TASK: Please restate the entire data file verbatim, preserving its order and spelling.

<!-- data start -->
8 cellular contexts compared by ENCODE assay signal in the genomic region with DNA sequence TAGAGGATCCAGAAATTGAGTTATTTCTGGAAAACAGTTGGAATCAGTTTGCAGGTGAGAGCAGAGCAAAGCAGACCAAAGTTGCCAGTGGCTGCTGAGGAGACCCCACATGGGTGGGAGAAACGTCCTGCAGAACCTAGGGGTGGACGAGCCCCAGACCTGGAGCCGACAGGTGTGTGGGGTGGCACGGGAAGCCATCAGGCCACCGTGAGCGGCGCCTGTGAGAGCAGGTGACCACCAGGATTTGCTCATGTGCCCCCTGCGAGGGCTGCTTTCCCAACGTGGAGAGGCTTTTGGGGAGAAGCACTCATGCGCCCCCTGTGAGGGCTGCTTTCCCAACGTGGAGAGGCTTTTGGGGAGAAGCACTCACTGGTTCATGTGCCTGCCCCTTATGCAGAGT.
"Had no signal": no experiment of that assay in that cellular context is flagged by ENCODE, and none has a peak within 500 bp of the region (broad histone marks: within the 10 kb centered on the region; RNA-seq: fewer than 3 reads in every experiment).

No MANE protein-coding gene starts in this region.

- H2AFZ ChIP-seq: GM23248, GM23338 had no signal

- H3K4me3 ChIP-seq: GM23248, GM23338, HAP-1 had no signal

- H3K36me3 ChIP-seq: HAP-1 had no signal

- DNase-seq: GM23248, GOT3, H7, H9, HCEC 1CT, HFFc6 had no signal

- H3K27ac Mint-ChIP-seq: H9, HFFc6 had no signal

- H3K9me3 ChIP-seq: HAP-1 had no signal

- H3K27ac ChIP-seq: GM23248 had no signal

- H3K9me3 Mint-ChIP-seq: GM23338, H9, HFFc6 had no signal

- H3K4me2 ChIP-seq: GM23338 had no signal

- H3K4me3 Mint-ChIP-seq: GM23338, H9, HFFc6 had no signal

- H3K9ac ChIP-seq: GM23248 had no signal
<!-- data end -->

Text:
8 cellular contexts compared by ENCODE assay signal in the genomic region with DNA sequence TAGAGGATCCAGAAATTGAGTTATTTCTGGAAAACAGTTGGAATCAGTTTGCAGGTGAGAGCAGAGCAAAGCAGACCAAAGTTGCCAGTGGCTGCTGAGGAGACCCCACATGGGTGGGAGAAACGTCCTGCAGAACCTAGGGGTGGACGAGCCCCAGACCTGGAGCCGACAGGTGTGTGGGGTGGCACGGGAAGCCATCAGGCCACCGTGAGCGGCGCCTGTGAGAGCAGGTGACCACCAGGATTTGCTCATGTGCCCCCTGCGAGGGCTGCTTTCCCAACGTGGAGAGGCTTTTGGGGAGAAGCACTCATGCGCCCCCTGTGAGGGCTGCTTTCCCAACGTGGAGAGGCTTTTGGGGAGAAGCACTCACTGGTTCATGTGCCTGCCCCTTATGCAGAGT.
"Had no signal": no experiment of that assay in that cellular context is flagged by ENCODE, and none has a peak within 500 bp of the region (broad histone marks: within the 10 kb centered on the region; RNA-seq: fewer than 3 reads in every experiment).

No MANE protein-coding gene starts in this region.

- H2AFZ ChIP-seq: GM23248, GM23338 had no signal

- H3K4me3 ChIP-seq: GM23248, GM23338, HAP-1 had no signal

- H3K36me3 ChIP-seq: HAP-1 had no signal

- DNase-seq: GM23248, GOT3, H7, H9, HCEC 1CT, HFFc6 had no signal

- H3K27ac Mint-ChIP-seq: H9, HFFc6 had no signal

- H3K9me3 ChIP-seq: HAP-1 had no signal

- H3K27ac ChIP-seq: GM23248 had no signal

- H3K9me3 Mint-ChIP-seq: GM23338, H9, HFFc6 had no signal

- H3K4me2 ChIP-seq: GM23338 had no signal

- H3K4me3 Mint-ChIP-seq: GM23338, H9, HFFc6 had no signal

- H3K9ac ChIP-seq: GM23248 had no signal